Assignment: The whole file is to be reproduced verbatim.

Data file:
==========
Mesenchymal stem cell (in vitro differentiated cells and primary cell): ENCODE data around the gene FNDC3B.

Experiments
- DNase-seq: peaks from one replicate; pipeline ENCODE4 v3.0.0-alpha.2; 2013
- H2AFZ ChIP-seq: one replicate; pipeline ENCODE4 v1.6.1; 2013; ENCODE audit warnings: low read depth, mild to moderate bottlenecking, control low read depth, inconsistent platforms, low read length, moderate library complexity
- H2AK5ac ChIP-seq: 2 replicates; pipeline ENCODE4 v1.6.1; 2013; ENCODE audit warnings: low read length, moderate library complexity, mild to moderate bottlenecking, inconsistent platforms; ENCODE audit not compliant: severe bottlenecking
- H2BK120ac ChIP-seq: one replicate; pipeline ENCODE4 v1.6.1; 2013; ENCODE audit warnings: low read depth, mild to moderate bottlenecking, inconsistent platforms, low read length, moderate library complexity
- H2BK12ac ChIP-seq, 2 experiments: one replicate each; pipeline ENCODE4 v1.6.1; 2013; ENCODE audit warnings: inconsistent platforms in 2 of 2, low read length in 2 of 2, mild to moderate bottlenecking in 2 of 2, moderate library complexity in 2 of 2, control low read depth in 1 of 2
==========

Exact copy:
Mesenchymal stem cell (in vitro differentiated cells and primary cell): ENCODE data around the gene FNDC3B.

Experiments
- DNase-seq: peaks from one replicate; pipeline ENCODE4 v3.0.0-alpha.2; 2013
- H2AFZ ChIP-seq: one replicate; pipeline ENCODE4 v1.6.1; 2013; ENCODE audit warnings: low read depth, mild to moderate bottlenecking, control low read depth, inconsistent platforms, low read length, moderate library complexity
- H2AK5ac ChIP-seq: 2 replicates; pipeline ENCODE4 v1.6.1; 2013; ENCODE audit warnings: low read length, moderate library complexity, mild to moderate bottlenecking, inconsistent platforms; ENCODE audit not compliant: severe bottlenecking
- H2BK120ac ChIP-seq: one replicate; pipeline ENCODE4 v1.6.1; 2013; ENCODE audit warnings: low read depth, mild to moderate bottlenecking, inconsistent platforms, low read length, moderate library complexity
- H2BK12ac ChIP-seq, 2 experiments: one replicate each; pipeline ENCODE4 v1.6.1; 2013; ENCODE audit warnings: inconsistent platforms in 2 of 2, low read length in 2 of 2, mild to moderate bottlenecking in 2 of 2, moderate library complexity in 2 of 2, control low read depth in 1 of 2